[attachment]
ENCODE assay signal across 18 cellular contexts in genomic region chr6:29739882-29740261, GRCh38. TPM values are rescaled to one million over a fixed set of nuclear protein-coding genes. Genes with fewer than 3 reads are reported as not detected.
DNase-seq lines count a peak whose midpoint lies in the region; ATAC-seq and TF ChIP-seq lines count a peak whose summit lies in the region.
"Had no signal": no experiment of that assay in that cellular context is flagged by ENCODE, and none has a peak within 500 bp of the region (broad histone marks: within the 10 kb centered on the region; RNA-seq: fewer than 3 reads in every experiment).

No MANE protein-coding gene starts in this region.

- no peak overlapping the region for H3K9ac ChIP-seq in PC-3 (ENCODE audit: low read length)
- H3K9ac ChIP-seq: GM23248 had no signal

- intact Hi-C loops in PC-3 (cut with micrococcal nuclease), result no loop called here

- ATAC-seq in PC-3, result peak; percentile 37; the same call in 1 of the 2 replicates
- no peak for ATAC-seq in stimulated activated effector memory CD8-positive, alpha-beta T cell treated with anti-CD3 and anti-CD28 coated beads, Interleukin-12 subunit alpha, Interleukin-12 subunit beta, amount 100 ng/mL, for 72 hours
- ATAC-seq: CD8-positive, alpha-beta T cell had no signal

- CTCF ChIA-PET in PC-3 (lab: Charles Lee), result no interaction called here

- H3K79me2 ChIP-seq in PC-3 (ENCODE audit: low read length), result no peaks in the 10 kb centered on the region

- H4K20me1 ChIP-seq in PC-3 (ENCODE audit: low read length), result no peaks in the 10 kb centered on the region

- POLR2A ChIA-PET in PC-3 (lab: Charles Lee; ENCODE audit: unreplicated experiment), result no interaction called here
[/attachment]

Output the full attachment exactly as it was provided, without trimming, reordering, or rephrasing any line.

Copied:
ENCODE assay signal across 18 cellular contexts in genomic region chr6:29739882-29740261, GRCh38. TPM values are rescaled to one million over a fixed set of nuclear protein-coding genes. Genes with fewer than 3 reads are reported as not detected.
DNase-seq lines count a peak whose midpoint lies in the region; ATAC-seq and TF ChIP-seq lines count a peak whose summit lies in the region.
"Had no signal": no experiment of that assay in that cellular context is flagged by ENCODE, and none has a peak within 500 bp of the region (broad histone marks: within the 10 kb centered on the region; RNA-seq: fewer than 3 reads in every experiment).

No MANE protein-coding gene starts in this region.

- no peak overlapping the region for H3K9ac ChIP-seq in PC-3 (ENCODE audit: low read length)
- H3K9ac ChIP-seq: GM23248 had no signal

- intact Hi-C loops in PC-3 (cut with micrococcal nuclease), result no loop called here

- ATAC-seq in PC-3, result peak; percentile 37; the same call in 1 of the 2 replicates
- no peak for ATAC-seq in stimulated activated effector memory CD8-positive, alpha-beta T cell treated with anti-CD3 and anti-CD28 coated beads, Interleukin-12 subunit alpha, Interleukin-12 subunit beta, amount 100 ng/mL, for 72 hours
- ATAC-seq: CD8-positive, alpha-beta T cell had no signal

- CTCF ChIA-PET in PC-3 (lab: Charles Lee), result no interaction called here

- H3K79me2 ChIP-seq in PC-3 (ENCODE audit: low read length), result no peaks in the 10 kb centered on the region

- H4K20me1 ChIP-seq in PC-3 (ENCODE audit: low read length), result no peaks in the 10 kb centered on the region

- POLR2A ChIA-PET in PC-3 (lab: Charles Lee; ENCODE audit: unreplicated experiment), result no interaction called here